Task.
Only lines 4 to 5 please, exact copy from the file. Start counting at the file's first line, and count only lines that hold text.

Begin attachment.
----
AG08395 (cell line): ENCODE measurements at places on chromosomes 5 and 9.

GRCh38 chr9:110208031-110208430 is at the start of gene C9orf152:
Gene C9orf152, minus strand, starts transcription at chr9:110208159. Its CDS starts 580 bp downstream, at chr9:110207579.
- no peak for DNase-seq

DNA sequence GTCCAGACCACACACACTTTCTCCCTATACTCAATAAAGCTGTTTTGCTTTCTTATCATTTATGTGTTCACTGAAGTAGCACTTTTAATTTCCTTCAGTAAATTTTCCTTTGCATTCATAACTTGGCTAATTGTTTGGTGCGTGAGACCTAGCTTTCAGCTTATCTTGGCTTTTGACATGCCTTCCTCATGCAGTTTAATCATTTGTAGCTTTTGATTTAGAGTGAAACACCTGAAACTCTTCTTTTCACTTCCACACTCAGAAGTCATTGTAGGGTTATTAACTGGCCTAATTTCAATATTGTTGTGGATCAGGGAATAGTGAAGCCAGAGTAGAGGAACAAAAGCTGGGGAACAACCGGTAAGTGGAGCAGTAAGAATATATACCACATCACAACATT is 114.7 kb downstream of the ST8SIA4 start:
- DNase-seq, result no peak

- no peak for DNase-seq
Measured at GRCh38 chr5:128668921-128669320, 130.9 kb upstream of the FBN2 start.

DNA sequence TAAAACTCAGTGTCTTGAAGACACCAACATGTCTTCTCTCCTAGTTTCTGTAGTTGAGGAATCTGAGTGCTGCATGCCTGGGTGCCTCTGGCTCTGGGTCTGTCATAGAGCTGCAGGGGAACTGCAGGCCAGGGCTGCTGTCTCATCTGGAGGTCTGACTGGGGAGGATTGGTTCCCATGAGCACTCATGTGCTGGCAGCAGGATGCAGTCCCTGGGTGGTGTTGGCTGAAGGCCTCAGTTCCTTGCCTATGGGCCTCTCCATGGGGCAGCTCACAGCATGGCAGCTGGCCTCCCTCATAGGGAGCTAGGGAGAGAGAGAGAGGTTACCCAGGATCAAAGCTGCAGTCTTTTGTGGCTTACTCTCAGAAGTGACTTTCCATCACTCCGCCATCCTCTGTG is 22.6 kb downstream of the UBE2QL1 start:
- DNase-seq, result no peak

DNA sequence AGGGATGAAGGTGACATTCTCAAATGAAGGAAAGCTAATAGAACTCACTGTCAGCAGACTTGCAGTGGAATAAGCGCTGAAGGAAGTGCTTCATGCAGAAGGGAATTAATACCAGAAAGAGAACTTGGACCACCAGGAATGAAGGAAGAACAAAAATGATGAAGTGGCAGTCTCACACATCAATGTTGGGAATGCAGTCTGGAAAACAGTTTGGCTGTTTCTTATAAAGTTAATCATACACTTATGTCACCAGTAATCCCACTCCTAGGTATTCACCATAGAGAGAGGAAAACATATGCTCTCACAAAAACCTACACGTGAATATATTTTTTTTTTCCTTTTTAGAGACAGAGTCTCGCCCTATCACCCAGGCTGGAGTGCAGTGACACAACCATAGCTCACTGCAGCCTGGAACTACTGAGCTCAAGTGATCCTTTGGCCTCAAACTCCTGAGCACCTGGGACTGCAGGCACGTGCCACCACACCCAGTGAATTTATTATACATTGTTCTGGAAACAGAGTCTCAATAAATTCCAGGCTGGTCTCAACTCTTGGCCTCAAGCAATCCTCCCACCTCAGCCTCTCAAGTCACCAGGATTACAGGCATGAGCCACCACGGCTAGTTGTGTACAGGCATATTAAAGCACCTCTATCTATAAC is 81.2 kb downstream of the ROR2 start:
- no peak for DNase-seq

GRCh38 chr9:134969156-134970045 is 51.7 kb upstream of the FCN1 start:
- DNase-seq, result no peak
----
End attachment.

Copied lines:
- no peak for DNase-seq

DNA sequence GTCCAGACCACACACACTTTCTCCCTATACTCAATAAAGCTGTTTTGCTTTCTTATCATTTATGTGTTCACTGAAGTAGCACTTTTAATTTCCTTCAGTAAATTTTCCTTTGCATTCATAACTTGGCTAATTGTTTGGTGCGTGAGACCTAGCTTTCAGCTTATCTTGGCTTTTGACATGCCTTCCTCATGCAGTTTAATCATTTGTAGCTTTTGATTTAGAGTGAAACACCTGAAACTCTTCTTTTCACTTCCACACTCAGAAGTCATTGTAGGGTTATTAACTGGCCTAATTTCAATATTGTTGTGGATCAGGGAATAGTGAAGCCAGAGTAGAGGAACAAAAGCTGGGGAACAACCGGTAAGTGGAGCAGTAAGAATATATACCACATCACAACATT is 114.7 kb downstream of the ST8SIA4 start: